by MTHULISI SIBANDA
JOHANNESBURG – DATA science will be key to effective governance, service delivery and improving the lives of South Africa’s people.
This is according to the government and Huawei following the graduation ceremony of 180 students after completing a data science skills programme by the Ministry of Communications and Digital Technology and the Media, Information and Communication Technologies Sector Education and Training Authority (MICT SETA).
The training course was aimed at young people from poor and rural backgrounds, and forms part of a broader skills programme to equip South African youth for the Fourth Industrial Revolution (4IR) and the future digital era.
“Data science techniques can harness the power of data to build predictive models to help governments reduce costs, eliminate risk and optimise limited resources,” Stella Ndabeni-Abrahams, the Minister of Communications and Digital Technologies, said at the online event.
The data science skills programme emanates from a commitment made in the minister’s 2019 budget speech to train 1 000 South African youth in 4IR-related skills.
Besides the data-science course, the department’s partnership with the MICT SETA also provides courses on 3D printing, cybersecurity, drone piloting and digital content production.
Spawn Fan, Chief Executive Officer of Huawei South Africa, said that ICT skills such as data science would be indispensable in the new business era in narrowing the digital divide.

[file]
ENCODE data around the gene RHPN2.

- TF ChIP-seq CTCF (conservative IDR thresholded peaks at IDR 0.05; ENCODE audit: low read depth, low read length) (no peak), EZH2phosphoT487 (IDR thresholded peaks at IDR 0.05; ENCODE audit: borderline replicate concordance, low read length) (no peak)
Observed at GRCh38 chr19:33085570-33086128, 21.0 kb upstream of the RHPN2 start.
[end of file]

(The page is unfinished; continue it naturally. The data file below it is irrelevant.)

“We have seen the power of ICT to reduce inequality,” Fan said.
Fan said the key to enhancing young people’s economic power was improving their connectivity and their digital skills.
“It is incumbent on all stakeholders in the digital economy to build initiatives to narrow this digital divide,” the Huawei executive said.
Data science involves extracting knowledge and information from large amounts of raw data using various scientific methods.
It incorporates skills from computer science, artificial intelligence, mathematics, statistics, information graphics and business communications.
Ndabeni-Abrahams said partnerships such as these between government and Huawei were making strides in developing South Africa into an ICT-knowledge-based society.
“Captains of industry and members of the president’s commission on the 4IR have recommended building human capacity in the field of 4IR, including data science,” she said.
Huawei South Africa is a partner of the Department of Communications and Digital Technologies.
Joint initiatives include the Seeds for The Future programme, where 50 students had recently graduated.
Huawei also launched a programme with the DCDT in 2019, targeting 6 000 students for 4IR training.
A four-day Huawei programme providing training in 5G technologies had attracted more than 400 students from 26 universities.
Fan said the way to avoid the 4IR entrenching the digital divide was through conscious investment in upskilling youth for the new era.
“Skilled professionals are crucial for the growth and development of our country, and you represent hope for the future,” Fan concluded.
– CAJ News